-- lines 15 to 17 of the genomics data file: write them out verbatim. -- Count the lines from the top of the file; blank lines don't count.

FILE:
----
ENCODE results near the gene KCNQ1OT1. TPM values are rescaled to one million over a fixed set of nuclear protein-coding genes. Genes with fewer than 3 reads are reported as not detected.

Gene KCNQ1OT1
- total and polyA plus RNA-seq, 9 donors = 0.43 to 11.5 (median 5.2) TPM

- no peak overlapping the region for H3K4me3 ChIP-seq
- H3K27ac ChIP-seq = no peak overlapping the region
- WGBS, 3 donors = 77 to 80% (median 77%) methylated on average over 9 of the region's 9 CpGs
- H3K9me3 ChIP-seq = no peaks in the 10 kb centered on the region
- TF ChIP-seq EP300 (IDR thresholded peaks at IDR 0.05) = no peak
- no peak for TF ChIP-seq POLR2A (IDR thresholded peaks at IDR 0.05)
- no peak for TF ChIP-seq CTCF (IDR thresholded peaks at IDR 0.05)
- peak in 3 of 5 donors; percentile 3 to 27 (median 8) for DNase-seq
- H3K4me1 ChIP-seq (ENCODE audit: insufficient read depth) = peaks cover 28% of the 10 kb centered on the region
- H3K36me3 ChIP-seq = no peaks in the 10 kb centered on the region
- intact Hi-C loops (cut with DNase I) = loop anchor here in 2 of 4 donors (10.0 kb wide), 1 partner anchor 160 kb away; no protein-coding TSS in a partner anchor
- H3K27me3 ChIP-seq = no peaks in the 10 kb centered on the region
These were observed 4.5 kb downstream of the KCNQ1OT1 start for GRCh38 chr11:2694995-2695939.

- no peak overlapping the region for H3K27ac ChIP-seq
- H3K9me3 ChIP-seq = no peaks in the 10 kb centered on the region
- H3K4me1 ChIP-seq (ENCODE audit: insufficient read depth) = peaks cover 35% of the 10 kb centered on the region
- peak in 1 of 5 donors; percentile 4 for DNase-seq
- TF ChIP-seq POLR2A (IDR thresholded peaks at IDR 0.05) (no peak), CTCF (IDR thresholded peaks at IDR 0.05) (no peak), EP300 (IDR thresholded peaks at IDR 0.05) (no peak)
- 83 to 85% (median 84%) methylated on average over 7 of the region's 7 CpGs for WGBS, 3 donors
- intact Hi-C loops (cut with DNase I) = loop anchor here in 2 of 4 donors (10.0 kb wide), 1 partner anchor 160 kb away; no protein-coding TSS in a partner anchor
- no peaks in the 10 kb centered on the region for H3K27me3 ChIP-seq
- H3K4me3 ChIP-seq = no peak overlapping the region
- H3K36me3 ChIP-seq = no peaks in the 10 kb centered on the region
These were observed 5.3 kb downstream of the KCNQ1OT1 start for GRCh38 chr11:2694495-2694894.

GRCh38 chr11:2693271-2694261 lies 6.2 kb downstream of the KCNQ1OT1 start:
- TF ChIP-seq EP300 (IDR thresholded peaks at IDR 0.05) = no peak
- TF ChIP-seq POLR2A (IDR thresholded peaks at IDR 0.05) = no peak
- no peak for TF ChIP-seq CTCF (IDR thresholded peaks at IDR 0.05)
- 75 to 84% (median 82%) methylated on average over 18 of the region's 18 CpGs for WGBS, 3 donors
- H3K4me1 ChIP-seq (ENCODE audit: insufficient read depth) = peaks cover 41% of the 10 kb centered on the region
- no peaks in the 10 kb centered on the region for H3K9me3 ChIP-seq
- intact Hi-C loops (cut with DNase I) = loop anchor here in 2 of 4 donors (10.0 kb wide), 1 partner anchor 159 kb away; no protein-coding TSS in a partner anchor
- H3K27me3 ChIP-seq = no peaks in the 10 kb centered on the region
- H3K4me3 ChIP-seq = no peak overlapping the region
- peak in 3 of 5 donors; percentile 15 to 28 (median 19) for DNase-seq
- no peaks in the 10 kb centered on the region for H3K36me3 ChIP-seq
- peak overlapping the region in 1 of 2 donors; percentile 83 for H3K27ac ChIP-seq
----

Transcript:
- H3K27me3 ChIP-seq = no peaks in the 10 kb centered on the region
These were observed 4.5 kb downstream of the KCNQ1OT1 start for GRCh38 chr11:2694995-2695939.

- no peak overlapping the region for H3K27ac ChIP-seq